Anthropologists, lawyers and medically-minded readers among you will have probably already encountered the life-changing read that is ‘The Spirit Level: Why Equality is Better for Everyone‘. However, this is an essential everyman’s read with something of a following, if the number of comments I received while reading it at the pub, mid-way through the disappointment of England’s weekend rugby performance, are anything to go by.
Co-authored by Kate Pickett and Richard Wilkinson, this work poses societal questions that are as relevant to a new global health Masters student, as they are readers who want to explore questions such as ‘why do Americans have higher rates of teenage pregnancy than the French?’ or ‘why were the England team so much worse at scrummage than Australia last weekend?’ (not verbatim). The book points to an overarching answer: inequality.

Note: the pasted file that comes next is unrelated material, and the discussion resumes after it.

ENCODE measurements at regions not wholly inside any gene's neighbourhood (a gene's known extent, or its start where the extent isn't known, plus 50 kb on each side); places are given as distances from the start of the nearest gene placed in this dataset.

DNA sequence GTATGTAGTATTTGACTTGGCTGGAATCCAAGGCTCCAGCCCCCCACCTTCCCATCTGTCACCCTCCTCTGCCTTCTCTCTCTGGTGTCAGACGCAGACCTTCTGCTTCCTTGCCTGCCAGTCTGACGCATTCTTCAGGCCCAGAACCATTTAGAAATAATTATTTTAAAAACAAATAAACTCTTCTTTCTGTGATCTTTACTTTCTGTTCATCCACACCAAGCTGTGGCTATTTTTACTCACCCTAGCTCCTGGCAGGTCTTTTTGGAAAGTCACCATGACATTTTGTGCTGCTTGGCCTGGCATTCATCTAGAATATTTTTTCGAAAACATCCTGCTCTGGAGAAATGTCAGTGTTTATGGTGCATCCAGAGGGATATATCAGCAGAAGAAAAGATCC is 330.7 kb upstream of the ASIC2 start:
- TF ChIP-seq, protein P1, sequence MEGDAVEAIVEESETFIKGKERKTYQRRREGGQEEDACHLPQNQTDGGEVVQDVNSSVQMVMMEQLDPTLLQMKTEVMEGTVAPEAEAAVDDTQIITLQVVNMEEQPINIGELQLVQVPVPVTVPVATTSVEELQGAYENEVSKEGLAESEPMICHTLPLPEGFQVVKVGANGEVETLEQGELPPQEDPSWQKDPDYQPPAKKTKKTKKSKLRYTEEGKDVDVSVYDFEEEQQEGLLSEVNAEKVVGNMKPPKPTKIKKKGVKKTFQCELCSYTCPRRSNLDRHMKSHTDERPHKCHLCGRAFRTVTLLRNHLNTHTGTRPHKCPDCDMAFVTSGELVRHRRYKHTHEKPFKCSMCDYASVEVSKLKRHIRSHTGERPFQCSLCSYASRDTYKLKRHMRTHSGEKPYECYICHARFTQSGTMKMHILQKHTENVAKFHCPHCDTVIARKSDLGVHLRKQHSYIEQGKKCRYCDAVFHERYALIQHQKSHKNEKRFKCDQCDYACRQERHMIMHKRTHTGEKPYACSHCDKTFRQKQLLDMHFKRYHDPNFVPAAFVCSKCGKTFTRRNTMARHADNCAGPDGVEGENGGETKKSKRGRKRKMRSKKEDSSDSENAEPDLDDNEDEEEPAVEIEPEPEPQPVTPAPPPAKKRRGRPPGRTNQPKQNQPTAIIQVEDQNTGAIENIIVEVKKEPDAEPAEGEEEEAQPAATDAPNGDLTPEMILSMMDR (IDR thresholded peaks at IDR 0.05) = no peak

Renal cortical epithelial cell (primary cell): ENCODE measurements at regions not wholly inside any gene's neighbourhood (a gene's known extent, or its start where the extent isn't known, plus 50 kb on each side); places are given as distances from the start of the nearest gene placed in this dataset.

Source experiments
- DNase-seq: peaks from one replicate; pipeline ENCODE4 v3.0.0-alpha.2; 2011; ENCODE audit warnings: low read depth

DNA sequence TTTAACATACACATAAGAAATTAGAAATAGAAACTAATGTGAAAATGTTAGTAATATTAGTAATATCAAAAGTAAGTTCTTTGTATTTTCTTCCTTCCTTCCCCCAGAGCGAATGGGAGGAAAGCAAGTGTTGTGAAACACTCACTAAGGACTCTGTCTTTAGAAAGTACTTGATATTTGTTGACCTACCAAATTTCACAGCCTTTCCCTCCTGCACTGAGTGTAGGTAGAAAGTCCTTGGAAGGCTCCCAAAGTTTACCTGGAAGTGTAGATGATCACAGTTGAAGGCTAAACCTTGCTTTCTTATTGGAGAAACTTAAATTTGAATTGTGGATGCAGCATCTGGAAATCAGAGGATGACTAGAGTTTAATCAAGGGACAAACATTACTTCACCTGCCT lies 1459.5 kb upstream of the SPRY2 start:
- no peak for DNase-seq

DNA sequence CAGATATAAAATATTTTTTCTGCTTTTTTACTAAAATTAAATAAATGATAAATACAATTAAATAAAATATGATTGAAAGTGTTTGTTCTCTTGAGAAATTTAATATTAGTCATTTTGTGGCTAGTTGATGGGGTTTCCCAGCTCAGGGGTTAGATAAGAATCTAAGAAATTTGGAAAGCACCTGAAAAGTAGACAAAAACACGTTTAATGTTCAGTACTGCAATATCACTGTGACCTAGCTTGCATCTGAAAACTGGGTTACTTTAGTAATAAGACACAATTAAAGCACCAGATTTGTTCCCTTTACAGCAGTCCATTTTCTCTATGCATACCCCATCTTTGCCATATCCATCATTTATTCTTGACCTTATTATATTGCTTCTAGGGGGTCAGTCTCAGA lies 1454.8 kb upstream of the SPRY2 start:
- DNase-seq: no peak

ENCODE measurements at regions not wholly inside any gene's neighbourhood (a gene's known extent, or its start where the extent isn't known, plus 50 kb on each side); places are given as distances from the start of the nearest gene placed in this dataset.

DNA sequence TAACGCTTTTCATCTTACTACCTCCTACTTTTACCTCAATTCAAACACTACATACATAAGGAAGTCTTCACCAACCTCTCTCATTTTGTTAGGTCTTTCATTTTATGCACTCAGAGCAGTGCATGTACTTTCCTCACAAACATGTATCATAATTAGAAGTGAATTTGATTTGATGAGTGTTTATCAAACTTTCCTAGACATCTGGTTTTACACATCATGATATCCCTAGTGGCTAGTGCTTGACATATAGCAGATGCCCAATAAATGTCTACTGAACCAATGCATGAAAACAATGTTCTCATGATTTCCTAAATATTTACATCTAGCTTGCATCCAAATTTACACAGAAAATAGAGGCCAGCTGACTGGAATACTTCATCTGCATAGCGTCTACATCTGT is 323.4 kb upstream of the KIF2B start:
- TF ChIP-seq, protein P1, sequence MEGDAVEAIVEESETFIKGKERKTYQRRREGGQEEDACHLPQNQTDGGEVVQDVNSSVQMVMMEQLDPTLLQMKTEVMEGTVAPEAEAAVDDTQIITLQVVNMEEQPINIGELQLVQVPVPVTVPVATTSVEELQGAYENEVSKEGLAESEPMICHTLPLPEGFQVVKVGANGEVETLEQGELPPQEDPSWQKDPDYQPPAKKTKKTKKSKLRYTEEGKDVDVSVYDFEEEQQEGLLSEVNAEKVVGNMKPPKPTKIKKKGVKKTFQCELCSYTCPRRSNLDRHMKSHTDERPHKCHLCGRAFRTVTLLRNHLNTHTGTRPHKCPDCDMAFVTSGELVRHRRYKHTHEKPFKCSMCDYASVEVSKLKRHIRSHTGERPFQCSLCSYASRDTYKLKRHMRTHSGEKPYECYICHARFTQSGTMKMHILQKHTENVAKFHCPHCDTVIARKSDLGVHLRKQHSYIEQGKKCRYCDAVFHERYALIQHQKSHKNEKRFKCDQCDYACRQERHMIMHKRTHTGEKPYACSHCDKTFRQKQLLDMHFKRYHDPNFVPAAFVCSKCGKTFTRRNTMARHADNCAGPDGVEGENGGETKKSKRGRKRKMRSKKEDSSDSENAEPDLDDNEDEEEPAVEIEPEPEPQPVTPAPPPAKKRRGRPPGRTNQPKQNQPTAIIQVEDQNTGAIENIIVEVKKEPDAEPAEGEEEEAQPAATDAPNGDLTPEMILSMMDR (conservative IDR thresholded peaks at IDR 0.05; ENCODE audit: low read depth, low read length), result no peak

Of course, inequality is not a new consideration on the political and health-related agenda, but ‘The Spirit Level’ pushes it beyond concepts, supporting every statement with accessible statistics, compelling visualised data and associated commentary or caveats to this evidence. Context is, of course, important.
Published in 2009, the book’s relevance to a now Conservative government works differently, but to similarly pressing ends ,as it did in the Labour political arena into which it was launched. More so now, perhaps, as readers and government leaders manage an increasingly democratised society, aware that each policy formula equates to inequality, variance in public capability and party support.
‘The Spirit Level’ calls for a global attendance to the risk factors of inequality in a controversial move away from projects that prioritise acquisition of exponential national financial growth. Labelled a work that could challenge political thinking, surely it is deserving of its iconic status, and should continue to prompt and provoke an ever wider audience.